MCCOY, KID CABINET PHOTO

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Charles "Kid" McCoy (October 13, 1872 – April 18, 1940), born Norman Selby, was an American world champion boxer and early Hollywood actor. Tommy Ryan was knocked out by Kid McCoy in the 15th round on March 2, 1906. This bout forms part of the lore of the McCoy legend. McCoy served as a sparring partner for Ryan, and absorbed many beatings at the hands of his employer. Ryan was notorious for showing little mercy to his sparring partners. As a result, McCoy hated Ryan, and sought revenge. It is alleged that McCoy, who appeared thin, pale and frail, persuaded Ryan that he was seriously ill before their fight. McCoy, who was famed as a trickster, purportedly rubbed flour on his face so as to appear deathly ill. Ryan is said to have fallen for the ruse, failed to train properly and was not in top condition for the bout. Whether true or not, McCoy scored an upset win over Ryan in the non-title match Another one of McCoy's tactics was demonstrated while McCoy was on a tour of Australia and some other Pacific Islands. To supplement his income, he would take on all comers. In one unidentified port, McCoy, who scarcely weighed 160 pounds (73 kg), agreed to box a huge native reputed to weigh in excess of 250 pounds (110 kg). McCoy watched him train and noted the man fought in his bare feet. When the fight began, McCoy's corner threw handfuls of tacks into the ring, causing the bare-footed challenger to drop his guard and raise up one foot. As soon as he did so, McCoy lowered the boom on his distracted adversary. Although slight of build, McCoy captured the world middleweight championship by defeating Dan Creedon. McCoy never defended the title, choosing to abandon the crown to enable him to pursue the world heavyweight championship. Despite his handicap in size, McCoy battled the best heavyweights of his era, and defeated Joe Choynski and Peter Maher. He was defeated by Tom Sharkey and Jim Corbett. The Corbett fight was the subject of controversy, as the ending was suspect and Corbett's estranged wife claimed the bout was fixed. McCoy's career was no less colorful outside the ring. He was married ten times, performed in theater, and went west to California during the birth of the movie industry there. He appeared in films, including a scene fighting Wallace Reid in the 1922 film, The World's Champion. McCoy was also friends with many movie stars of the day, including Charles Chaplin and director D.W. Griffith, who directed the 1919 silent film, Broken Blossoms, Selby's second film as actor. Unfortunately, by the early 1920s McCoy was poor, addicted to alcohol and out of the movie industry. At this time however, McCoy was involved in a romance with a wealthy married woman, Teresa Mors. Apparently he swept her off her feet, for she filed for divorce from her husband. The Mors divorce was acrimonious, and dragged on until she was killed, in the apartment she shared with McCoy at 2819 Leeward (Unit 212), by a single gunshot to the head on August 12, 1924. The next morning, a disheveled McCoy robbed and held captive some 12 people at Mrs. Mors' antique shop, and shot one man, who was trying to escape, in the leg. He also had forced at least six other men to remove their trousers, after divesting them of their money. McCoy was apprehended and charged with the murder of Mrs. Mors. His trial took place in downtown Los Angeles, and was the media event of its day. McCoy claimed Mrs. Mors committed suicide, while the prosecution claimed he murdered her for financial gain. McCoy testified in his own defense, and apparently put on quite a show as he demonstrated Mrs. Mors final minutes. Contending he had tried to wrestle a knife away from her, McCoy and his attorney actually wrestled and rolled around on the courtroom floor, for the benefit of the jury, press and courtroom spectators. After Mrs. Mors allegedly took her own life, McCoy claimed he became faint and could not remember anything further, including participating in the wild crime spree the following morning. Dagmar Dahlgren was the eighth wife of McCoy. Dahlgren and McCoy had lived together for three days. Dahlgren disputed one of McCoy's alibis during his trial. Specifically she denied to her attorney that she had seen him in the two years prior to Mors' death. Apparently, the jury was split between first degree murder and acquittal. In what is believed to have been a compromise verdict, McCoy was convicted of manslaughter. McCoy was sent to San Quentin, but was paroled from prison in 1932. Afterwards he worked for Ford Motor Company. McCoy took his own life in Detroit on April 18, 1940. Even his death was enigmatic. He committed suicide at the Hotel Tuller in Detroit by an overdose of sleeping pills, leaving a note behind. It read, among other things “ Everything in my possession, I want to go to my dear wife, Sue E. Selby ... To all my dear friends ... best of luck ... sorry I could not endure this world's madness. ”— Norman Selby. In an apparent last attempt to drop his professional moniker, the note was pointedly signed as, "Norman Selby." Presented here is an original cabinet card of McCoy.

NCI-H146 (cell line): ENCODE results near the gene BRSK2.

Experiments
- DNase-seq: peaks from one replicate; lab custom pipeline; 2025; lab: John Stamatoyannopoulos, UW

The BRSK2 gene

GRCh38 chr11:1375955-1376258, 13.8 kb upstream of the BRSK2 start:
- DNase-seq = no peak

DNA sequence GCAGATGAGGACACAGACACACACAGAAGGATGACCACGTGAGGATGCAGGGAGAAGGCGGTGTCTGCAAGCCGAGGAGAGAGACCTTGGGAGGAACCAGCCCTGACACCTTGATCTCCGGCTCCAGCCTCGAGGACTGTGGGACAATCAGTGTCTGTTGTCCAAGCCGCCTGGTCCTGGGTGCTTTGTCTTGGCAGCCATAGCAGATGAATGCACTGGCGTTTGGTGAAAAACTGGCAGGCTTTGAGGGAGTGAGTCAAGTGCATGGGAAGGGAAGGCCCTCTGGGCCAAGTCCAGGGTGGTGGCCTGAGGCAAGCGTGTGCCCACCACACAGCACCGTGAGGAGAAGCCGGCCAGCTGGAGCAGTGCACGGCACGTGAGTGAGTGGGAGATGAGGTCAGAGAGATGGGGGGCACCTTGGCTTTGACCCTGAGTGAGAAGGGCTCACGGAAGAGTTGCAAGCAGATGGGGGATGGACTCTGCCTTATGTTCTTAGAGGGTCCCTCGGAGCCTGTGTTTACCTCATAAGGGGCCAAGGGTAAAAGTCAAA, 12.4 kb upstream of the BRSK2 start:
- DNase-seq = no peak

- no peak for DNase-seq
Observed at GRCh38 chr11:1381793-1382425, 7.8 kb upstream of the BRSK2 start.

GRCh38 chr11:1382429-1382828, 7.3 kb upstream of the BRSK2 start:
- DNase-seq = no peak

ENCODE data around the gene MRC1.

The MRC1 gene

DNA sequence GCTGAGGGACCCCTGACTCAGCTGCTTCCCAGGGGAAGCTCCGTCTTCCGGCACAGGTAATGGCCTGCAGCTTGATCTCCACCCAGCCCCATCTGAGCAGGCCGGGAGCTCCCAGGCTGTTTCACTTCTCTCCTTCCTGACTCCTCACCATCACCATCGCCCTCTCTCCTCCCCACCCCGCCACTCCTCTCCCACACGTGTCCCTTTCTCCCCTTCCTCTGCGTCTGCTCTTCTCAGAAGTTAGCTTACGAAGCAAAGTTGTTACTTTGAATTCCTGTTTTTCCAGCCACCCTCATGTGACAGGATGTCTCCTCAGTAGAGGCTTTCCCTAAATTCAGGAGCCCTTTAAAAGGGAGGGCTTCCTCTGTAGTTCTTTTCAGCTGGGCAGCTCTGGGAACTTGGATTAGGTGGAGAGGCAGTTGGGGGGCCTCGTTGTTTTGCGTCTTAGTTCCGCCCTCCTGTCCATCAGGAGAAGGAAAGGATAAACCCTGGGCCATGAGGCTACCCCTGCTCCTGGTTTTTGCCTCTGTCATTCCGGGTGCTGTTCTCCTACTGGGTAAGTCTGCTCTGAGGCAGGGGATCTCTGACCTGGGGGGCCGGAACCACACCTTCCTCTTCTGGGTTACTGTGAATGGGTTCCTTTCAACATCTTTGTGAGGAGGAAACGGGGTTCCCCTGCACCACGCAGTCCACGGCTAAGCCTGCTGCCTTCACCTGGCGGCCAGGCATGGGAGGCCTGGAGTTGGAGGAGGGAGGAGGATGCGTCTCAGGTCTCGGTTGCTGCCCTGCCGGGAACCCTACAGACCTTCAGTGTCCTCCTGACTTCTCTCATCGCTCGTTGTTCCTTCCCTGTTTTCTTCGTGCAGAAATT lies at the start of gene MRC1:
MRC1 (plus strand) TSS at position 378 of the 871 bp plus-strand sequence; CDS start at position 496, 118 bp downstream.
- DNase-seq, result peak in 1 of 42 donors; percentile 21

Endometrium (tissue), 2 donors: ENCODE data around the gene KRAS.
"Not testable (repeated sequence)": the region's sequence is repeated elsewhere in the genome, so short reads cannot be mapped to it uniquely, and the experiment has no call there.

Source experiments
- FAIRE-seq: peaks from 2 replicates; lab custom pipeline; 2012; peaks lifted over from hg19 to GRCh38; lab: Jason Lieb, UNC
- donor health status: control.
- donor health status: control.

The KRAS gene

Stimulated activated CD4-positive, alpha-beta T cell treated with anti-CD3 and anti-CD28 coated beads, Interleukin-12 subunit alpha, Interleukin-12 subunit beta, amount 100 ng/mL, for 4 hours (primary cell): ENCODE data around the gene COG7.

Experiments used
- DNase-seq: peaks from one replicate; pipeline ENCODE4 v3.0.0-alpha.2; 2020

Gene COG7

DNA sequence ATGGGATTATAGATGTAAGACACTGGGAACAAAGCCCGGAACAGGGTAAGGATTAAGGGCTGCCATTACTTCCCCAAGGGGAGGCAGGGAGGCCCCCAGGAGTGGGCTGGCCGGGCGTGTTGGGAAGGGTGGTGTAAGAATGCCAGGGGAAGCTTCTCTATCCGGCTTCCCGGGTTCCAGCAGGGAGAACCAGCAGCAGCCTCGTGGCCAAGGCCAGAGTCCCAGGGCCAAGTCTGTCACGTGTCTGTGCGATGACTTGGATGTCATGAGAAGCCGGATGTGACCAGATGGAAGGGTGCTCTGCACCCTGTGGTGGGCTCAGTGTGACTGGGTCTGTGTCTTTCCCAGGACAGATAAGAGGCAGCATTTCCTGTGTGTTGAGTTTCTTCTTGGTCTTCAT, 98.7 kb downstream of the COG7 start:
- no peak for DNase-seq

This cabinet card of McCoy measures 6 inches by 9 inches.The actual photo measures 4 inches by 5 1/2 inches.the card shows corner and edge wear.The photo has some white discolorization at the top measuring 1 inch,no creases.The back has some writing in pen and pencil.The front is marked Gibson Gallaries,Chicago.The image is vivid.

Size: 6 x 9

Condition: very good